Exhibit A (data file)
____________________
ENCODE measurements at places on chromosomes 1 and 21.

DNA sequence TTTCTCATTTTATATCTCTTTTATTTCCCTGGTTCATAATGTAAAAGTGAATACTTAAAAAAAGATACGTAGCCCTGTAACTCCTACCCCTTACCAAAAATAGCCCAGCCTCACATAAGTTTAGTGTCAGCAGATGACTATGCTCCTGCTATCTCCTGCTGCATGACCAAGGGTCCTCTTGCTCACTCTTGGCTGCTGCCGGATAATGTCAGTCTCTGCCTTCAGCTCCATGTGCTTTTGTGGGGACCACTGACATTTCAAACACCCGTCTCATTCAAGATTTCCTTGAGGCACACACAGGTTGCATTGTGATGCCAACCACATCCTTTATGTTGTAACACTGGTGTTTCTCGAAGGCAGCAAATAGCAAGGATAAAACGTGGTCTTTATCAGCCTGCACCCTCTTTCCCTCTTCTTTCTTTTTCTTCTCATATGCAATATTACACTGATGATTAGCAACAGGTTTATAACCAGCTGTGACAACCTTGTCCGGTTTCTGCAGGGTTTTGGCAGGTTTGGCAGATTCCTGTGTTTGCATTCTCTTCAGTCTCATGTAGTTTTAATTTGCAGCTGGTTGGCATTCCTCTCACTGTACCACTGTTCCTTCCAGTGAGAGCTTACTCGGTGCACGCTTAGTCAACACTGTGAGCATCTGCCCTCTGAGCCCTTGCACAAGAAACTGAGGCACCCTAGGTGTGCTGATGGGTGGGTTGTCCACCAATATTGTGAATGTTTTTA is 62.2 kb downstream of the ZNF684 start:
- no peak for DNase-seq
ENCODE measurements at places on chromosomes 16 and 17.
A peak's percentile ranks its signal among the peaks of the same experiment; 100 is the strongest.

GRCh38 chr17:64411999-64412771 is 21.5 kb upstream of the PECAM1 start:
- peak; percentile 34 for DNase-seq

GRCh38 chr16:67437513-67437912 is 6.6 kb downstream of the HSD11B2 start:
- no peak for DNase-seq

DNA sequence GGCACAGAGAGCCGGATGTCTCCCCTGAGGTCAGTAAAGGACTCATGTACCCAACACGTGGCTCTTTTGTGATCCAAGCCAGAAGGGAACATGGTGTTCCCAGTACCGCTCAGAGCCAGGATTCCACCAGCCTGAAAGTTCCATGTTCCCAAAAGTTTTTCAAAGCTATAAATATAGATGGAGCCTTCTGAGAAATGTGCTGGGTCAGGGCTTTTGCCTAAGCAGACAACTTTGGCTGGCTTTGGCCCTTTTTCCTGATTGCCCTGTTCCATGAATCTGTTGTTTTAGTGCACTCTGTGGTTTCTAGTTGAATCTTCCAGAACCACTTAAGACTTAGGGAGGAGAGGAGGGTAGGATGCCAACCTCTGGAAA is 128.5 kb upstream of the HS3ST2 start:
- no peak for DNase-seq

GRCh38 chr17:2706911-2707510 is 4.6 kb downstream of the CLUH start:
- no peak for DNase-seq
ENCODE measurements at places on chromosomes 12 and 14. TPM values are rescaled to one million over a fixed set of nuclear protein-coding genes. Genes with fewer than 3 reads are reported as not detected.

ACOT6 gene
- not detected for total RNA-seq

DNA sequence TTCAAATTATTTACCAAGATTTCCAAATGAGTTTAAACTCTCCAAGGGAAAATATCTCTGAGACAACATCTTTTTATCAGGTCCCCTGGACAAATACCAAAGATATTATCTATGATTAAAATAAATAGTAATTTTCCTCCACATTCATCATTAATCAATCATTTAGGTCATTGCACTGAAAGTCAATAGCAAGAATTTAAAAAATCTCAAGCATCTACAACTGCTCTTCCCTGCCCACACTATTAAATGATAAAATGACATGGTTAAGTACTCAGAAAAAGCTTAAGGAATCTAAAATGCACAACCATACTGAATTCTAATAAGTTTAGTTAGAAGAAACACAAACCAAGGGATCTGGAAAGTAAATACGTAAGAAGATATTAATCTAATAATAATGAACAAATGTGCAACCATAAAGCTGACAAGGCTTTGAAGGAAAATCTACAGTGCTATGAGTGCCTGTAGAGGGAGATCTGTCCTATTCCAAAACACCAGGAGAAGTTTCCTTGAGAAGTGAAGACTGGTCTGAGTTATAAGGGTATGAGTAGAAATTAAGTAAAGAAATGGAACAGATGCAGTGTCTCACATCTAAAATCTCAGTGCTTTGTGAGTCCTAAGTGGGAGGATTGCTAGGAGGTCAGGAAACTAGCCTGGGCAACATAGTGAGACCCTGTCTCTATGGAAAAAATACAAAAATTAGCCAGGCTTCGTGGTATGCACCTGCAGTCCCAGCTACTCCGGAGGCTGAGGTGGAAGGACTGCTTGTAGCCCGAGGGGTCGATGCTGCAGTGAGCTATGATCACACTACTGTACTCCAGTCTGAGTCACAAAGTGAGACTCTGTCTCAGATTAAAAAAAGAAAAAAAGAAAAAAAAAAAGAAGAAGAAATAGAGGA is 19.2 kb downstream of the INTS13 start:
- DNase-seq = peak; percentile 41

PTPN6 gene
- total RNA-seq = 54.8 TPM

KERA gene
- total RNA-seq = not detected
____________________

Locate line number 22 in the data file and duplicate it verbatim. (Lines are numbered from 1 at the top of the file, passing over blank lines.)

- total RNA-seq = not detected